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Drawn to the 18th-century finca’s calming aura, homeowner Louise Cable-Alexander was determined to preserve its monastic charm.

“I don’t know whether it’s because of the villa’s past, but it’s terribly peaceful here,” remarks Louise Cable-Alexander of her island home, a 200-year-old former monastery set in the rolling hills of San Tomás, which she bought from Domus Nova in 2021. “I have this vision of a load of bucolic monks having a brilliant time. The party monks. I can just picture them hidden away up here where no one could see them.”

Some people let their head rule their heart when buying a home; for Louise the opposite was true. From the moment she pulled up outside Villa Bourgainville and set eyes on the “monster” canopy of bougainvillea shrouding the front door, she was swept up by its character and history.

The villa might have felt harmonious, but it didn’t necessarily look it. Successive interventions over the years had resulted in a space that was disjointed, “anarchic” and lacking soul. When Louise first viewed it, it had 13 exits – escape routes galore for the monks, she muses. For family life, perhaps not quite so necessary. “The house had the right mood and the ability to lift the spirits, so I knew I could make something beautiful out of it,” she says.

The task of uniting the original building with its disparate newer additions fell to Agnès Roca of interior design and architecture practice LUV Studio, who was briefed to “make everything more organic; to build on that sense of charm, which was a bit frayed at the edges”.

In many ways, the transformation took place from the outside in – apt because it was the setting that first caught Louise’s attention. “I always think how you feel when you arrive somewhere and what’s around you are as important as what’s beyond the threshold,” she muses. “What Agnès has done so well is to add Sabina wood pergolas that bring everything together.”

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“The house had the right mood and the ability to lift the spirits, so I knew I could make something beautiful out of it”

These pergolas are the conduit, she notes, not just between the old and newer parts of the villa, but between inside and out. The garden and its ancient fig trees – which Louise’s gardener has proclaimed as some of the best on the island, no less – were the clincher when it came to buy. “I was bowled over by it,” she admits. “It’s not huge, but it’s so immediate to the house. Every bedroom has a terrace, so everyone has a way to be outside.”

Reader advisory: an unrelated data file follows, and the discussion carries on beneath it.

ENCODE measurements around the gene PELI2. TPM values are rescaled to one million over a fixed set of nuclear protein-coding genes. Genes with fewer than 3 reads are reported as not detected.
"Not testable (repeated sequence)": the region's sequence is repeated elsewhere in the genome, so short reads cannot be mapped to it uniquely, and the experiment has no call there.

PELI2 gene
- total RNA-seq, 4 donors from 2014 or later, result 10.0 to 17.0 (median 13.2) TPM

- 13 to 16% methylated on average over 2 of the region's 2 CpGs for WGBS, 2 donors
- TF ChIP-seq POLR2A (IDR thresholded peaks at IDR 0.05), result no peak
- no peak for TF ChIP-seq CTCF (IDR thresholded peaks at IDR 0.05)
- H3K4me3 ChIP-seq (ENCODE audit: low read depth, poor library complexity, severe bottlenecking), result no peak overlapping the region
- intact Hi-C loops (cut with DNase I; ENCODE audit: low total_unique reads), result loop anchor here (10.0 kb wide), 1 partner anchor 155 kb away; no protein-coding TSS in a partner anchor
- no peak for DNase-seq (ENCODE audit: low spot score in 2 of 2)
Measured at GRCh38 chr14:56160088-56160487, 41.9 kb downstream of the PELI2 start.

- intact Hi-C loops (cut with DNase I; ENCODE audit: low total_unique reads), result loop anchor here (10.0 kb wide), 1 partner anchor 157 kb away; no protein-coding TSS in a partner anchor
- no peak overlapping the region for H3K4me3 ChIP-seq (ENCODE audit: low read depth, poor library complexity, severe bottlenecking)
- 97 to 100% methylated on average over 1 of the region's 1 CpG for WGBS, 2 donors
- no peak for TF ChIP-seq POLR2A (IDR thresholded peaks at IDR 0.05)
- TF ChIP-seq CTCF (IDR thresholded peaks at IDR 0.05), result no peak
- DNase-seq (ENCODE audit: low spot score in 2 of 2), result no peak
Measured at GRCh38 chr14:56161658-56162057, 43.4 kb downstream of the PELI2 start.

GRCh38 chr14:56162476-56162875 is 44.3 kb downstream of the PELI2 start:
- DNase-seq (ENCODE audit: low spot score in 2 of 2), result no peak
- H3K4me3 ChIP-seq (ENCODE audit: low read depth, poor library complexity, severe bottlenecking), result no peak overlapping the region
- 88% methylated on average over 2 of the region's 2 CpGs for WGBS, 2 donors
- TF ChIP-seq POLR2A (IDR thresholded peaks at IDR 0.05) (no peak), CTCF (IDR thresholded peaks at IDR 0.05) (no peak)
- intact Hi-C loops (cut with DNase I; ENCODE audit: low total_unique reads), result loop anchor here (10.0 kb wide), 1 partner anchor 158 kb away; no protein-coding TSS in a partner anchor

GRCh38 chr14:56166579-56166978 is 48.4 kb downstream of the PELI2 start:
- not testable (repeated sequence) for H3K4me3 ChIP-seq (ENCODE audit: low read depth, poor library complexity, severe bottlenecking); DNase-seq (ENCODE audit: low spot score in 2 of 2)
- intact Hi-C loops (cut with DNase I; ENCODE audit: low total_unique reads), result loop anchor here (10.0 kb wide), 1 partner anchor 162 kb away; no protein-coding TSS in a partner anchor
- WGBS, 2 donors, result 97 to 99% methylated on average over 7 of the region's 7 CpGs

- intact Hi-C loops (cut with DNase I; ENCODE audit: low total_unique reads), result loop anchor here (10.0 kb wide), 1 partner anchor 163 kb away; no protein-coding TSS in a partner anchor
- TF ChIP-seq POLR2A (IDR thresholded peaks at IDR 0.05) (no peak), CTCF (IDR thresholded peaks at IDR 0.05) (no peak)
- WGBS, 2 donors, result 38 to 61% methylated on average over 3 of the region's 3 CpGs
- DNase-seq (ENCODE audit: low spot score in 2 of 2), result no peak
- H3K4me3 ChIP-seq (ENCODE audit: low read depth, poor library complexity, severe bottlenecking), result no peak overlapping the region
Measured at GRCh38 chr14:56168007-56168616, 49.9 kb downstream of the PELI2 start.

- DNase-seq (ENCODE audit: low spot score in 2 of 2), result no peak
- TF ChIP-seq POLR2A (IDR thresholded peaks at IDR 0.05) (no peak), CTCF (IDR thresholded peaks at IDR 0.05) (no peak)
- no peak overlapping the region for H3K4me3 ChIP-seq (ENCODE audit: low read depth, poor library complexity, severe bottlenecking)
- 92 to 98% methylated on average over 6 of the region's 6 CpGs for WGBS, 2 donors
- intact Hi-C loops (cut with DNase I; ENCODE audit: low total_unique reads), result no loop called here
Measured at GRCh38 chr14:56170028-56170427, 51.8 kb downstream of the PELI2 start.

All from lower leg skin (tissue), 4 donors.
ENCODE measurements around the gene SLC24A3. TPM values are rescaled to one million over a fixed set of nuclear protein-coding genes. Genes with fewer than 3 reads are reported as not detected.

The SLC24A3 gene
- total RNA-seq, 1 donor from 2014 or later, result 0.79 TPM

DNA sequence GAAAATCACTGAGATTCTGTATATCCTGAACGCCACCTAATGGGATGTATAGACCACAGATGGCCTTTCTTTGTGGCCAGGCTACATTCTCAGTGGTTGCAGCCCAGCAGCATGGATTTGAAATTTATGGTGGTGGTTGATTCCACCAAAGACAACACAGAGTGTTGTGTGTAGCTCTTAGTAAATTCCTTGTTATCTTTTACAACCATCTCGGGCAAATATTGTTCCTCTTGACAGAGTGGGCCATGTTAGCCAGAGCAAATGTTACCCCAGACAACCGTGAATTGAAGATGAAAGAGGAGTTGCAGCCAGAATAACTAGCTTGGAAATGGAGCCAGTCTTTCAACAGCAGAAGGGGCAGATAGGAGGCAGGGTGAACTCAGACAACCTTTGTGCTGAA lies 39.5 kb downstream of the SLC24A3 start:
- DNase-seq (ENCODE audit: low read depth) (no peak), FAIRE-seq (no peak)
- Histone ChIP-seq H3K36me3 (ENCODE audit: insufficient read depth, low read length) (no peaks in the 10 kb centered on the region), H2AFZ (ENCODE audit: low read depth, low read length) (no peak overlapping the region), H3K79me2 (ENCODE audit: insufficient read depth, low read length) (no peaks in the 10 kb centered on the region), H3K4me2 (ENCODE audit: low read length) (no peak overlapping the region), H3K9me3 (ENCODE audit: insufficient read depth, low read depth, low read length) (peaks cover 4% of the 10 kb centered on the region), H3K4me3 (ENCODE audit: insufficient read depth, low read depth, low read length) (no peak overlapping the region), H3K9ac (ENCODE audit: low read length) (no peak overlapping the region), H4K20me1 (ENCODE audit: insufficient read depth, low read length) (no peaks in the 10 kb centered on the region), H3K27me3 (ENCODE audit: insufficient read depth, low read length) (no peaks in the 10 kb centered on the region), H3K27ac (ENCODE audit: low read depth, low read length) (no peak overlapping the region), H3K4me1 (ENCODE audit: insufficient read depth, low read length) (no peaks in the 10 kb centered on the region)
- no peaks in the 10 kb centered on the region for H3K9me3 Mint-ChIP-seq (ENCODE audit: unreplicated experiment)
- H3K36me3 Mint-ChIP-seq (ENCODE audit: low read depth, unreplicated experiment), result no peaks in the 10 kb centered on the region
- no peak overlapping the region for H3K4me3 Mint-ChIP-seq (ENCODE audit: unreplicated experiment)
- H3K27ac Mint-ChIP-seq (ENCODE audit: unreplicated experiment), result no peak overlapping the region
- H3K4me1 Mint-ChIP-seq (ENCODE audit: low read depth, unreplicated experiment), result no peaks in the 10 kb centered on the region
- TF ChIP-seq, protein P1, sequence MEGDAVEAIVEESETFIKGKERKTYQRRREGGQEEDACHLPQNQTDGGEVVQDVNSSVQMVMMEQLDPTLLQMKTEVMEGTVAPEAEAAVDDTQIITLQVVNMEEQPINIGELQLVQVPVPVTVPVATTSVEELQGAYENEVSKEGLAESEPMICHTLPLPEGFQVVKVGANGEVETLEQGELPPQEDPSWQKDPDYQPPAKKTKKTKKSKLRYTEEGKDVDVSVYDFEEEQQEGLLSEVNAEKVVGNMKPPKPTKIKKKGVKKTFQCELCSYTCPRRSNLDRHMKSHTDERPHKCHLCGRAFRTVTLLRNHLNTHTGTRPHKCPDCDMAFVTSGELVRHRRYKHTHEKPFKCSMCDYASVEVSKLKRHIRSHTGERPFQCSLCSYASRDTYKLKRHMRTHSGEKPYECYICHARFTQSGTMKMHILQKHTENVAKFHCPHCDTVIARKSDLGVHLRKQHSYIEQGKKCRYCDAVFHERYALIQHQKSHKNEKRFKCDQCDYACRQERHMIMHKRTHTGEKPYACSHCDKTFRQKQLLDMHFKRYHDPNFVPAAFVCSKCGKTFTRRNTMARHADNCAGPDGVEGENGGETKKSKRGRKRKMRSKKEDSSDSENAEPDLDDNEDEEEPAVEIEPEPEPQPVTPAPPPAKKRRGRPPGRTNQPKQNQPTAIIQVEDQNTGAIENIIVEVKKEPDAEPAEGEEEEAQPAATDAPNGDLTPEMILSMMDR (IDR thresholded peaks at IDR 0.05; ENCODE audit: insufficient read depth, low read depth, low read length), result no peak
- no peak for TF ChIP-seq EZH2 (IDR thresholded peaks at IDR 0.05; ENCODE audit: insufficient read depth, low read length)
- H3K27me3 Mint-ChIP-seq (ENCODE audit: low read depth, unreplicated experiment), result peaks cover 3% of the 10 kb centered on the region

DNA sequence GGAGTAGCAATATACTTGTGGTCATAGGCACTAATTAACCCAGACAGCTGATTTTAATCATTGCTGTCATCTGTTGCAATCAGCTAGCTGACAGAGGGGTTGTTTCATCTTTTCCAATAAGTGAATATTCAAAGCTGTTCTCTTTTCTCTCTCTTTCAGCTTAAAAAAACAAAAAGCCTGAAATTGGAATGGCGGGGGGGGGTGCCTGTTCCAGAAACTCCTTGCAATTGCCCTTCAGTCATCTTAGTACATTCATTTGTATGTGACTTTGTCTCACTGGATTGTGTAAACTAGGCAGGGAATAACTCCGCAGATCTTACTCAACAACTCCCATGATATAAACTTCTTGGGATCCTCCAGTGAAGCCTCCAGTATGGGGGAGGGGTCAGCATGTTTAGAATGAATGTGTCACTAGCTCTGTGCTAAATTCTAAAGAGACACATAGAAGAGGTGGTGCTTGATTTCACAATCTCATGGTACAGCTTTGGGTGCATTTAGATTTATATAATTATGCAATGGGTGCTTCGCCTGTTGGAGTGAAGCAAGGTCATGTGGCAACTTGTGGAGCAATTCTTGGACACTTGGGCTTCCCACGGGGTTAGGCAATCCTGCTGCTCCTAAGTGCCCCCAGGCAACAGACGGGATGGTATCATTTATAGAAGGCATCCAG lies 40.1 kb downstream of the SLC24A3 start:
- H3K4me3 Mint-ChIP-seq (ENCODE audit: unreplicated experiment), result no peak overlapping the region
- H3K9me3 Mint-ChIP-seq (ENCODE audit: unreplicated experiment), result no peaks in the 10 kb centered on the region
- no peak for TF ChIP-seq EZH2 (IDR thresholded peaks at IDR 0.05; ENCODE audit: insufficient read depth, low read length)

The landscaping, unsurprisingly, has been given considerable attention. Working alongside Eiviss Garden, Mediterranean wildflowers have been planted in abundance, bringing flashes of colour and interest in unexpected ways. “On the first-floor terrace, there’s a concealed flowerbed the whole way around – you can just see the stalks peeking up.”

“It has that finca look but with a twist of elegance”

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Natural tones and textures have found their way into the interior design, too. Old walls have been exposed in some areas; in others, stucco lime plaster has been applied. To create a feeling of consistency, tactile stone sourced from southern Spain (“I don’t know how many square metres we bought of that”) has been used everywhere from the living room and bedrooms to the terraces. The result is calming, at ease, yet somehow elevated.

“It has that finca look but with a twist of elegance,” offers Louise, who admits she was initially looking to buy in the English countryside, before changing tack and setting her sights on Ibiza. “It’s such a brilliant island for so many reasons. You can dip in and out of whatever you like here. I wanted to create a home that everyone wants to come to.”

She’s certainly succeeded. “People ask me if I’m proud of what we’ve achieved at the villa, and I am,” she pauses. “But I have to give the house itself some credit. It has something special about it. It all comes back to that: it has a good aura.” The spirit of the monks lives on.

Villa Bourgainville is available exclusively for longer-term rentals from 25,000 p/w.